Three little birds on my doorstep
On Saturday morning I set out relatively early on to the patch with the hope that fresh air would cure me of a hangover.
I was rewarded in that, within 20 minutes, I had added a new bird to patch list for 2015. Whilst navigating my way around a number of dead frogs (don’t ask me why) on the fringes of a pond known as Cat and dog, I flushed a snipe (Common Snipe Gallinago gallinago). The long-beaked wader put up in the air in a blur of russet and khaki camouflage and flew over the Flats (where it was later seen by other birders).
A little while later I heard my first warbler of the year, and probably my first summer migrant. A Chiffchaff sang out its name from the island on Alexandra lake.
I then took directions from Nick and Josh to go and look for my 65th species of the year, Teal. I had all but given up seeing this common winter duck on the patch as I thought they might have all returned to Siberia.
The hunting ground for my quarry was the River Roding:
I walked South, sandwiched between the City of London Cemetery and the little river. On the other side of the water, golfers swung, hacked, and FORE!’d their way around the fairways of Ilford course while the steady hum of traffic on the North Circular served to remind us all that we were contained within the capital’s boundaries, where busy roads serve as walls.
I crept around vainly looking and listening for water rail in the reeds, whilst a few metres away people wearing purple and orange (what is it about golfers and fashion?) hit small white balls around manicured parkland. I was struck almost simultaneously by the sense of both the ridiculousness and the wonderfulness of hobbies (I used to, and occasionally still do, play golf very badly myself – my crap scores must be on account of the drab colours I wear). As silly as many hobbies are, it was at that ludicrous moment that I felt very sorry for anyone who doesn’t have a pastime to indulge in.
Talking of hobbies…
I often say – to anyone who will listen – that hobbies satisfy many of mankind’s ancient and primal urges to hunt and gather. In our increasingly plastic and sanitised world, some of us seek to retrace the steps – albeit through heavily ritualised and modernised (often safe) means – of our ancestors. I contend that birding satisfies the spirits of hunter (tracking down wild animals) and gatherer (the list element and need to ‘collect’ as many species as possible) that still occupy us.
A hobby that satisfies the gatherer within us, is that of the collector – for example of postcards…
This postcard above (a recent purchase that arrived today) is over 100 years old and depicts the Rover Roding. On the other side it reads:
Dear Pollie [sic],
I am enjoying myself allright [sic], went fishing [I am trying to ignore the fact this word looks like “fisting”] here this afternoon did not catch anything, will write tomorrow. With love from Ethel
Ignoring the fact that our long-dead friend, Ethel, seemed determined to make an enemy of punctuation and grammar, I love how she writes to her friend/sibling/lover/relation daily whilst on holiday (?) in a nearby part of London. Polly/Pollie lived in Islington just a few miles away (I actually know the street in the address as I used to live nearby and know that any house she lived in was destroyed in the war or demolished to be replaced with flats).
An even smaller river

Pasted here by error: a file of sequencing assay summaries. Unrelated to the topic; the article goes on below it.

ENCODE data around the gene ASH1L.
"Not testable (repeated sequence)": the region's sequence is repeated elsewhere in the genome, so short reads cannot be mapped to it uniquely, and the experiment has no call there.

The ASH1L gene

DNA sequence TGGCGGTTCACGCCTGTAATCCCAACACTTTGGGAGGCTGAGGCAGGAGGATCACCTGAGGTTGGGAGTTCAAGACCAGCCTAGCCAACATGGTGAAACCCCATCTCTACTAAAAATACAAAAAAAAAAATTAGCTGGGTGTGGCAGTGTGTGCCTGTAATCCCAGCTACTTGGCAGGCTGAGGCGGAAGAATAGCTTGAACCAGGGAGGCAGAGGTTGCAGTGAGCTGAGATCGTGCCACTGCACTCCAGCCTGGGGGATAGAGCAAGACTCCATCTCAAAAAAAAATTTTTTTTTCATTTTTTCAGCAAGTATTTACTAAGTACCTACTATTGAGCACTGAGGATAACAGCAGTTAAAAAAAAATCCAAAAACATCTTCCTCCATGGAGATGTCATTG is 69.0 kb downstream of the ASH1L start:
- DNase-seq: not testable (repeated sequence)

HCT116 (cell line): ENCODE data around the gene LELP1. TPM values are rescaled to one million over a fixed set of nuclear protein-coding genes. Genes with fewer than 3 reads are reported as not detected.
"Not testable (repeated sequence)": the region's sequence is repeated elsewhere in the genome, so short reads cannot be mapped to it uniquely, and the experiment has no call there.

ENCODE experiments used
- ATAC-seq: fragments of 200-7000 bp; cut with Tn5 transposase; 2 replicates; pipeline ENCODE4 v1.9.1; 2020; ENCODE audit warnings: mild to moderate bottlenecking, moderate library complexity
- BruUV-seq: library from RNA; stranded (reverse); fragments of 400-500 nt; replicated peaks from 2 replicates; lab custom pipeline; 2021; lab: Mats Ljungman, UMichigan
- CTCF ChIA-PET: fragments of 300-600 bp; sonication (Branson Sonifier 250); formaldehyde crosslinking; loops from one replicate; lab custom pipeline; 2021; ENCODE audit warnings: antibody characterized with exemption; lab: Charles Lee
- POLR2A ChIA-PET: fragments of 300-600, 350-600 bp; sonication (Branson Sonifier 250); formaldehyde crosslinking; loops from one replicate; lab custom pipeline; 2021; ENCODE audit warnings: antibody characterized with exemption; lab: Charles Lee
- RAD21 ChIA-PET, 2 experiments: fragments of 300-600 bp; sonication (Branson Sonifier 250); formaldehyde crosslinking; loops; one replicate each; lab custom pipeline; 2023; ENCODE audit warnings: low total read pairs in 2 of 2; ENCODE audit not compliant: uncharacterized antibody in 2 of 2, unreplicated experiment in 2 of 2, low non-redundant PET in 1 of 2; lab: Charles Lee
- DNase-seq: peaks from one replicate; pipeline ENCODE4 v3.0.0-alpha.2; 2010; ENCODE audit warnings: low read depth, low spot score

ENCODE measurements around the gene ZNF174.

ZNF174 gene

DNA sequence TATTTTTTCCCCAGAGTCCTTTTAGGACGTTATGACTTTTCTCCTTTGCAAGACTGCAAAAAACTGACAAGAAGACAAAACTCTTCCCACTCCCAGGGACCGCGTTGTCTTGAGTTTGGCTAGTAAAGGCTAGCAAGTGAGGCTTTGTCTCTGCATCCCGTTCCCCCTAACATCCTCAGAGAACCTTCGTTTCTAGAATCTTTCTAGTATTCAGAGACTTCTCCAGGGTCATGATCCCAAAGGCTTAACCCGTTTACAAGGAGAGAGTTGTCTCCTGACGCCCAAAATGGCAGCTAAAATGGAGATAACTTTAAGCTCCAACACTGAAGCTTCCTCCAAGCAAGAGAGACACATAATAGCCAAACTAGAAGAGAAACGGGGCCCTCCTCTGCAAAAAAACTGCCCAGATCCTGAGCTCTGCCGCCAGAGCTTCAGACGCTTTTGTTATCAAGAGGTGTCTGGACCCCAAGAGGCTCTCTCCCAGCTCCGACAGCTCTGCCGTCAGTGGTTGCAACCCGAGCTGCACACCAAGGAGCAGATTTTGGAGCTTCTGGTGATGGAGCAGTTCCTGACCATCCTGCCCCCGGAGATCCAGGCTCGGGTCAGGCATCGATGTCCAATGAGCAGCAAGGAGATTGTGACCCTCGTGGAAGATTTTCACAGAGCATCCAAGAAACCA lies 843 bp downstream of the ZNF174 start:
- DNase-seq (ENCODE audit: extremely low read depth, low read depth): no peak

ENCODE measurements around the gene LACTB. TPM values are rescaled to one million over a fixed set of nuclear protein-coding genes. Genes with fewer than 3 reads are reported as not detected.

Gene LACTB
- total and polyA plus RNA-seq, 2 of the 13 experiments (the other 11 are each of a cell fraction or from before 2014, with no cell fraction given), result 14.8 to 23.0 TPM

The Roding is a small river. It often flows under bridges un-named and unmarked. It eventually seeps slowly into the Thames anonymously or, rather, under the title of ‘Barking Creek’. But this belies the fact that the Roding is an ancient and important water source. The fifty-mile long river – once entirely located within Essex, until London grew – is believed to be named after a Saxon chieftain, Hrodas, and his people, the Hrodingas, who came to Essex and subdued (read ‘slaughtered’) the local pagan tribes.
I would love to see the Roding follow the lead of its western cousin, the Wandle, and become a second London home to wild brown trout.
Not many Londoners – I am quite sure – could name the Roding correctly, and yet there exists an even smaller, sorrier river, a tributary of the Roding, that has a place in this rather lengthy story/post, the Alders brook.
The earliest extant reference to this stream is from the 16th Century. But now, I can find nowhere to tell me where this brook’s source is – other than the admirable – and hopefully correct guess of Mr Ferris in his excellent online resource of all wild matters locally.
I trampled brambles to look at the heavily algae-clogged (if not stagnant) brook and then saw, far up stream, a pair of Teal. They saw me too and swam effortlessly around a bend and behind the locked gates of some allotments.
In my desire to photograph this pair and further explore this poorly-known waterway, I backtracked and and tried to gingerly make my way through the narrow and heavily overgrown bank of the stream that runs alongside the metal fencing of the allotments. The going became impassable and so, probably luckily for them, the Teal remained unphotographed:
Typically, back in Wanstead Park, I saw more Teal – despite two months of blanking them in the same park:
Eurasian Teal (Anas crecca)
But I regretted nothing. Had I not gone in search of Teal in the inaccessible narrow waterways of East London, I may never have set foot on the narrow banks of the shamefully forgotten Alders Brook.
Along the way on my journey, I photographed for the first time this year so far…
Buff-tailed Bumblebee (Bombus terrestris)
Sweet Violet (Viola odorata) – presuming it was too early for Common Dog Violet
… and listened to my first singing Dunnock of the year:
Dunnock (Prunella modularis)
… and completely forgot about my hangover.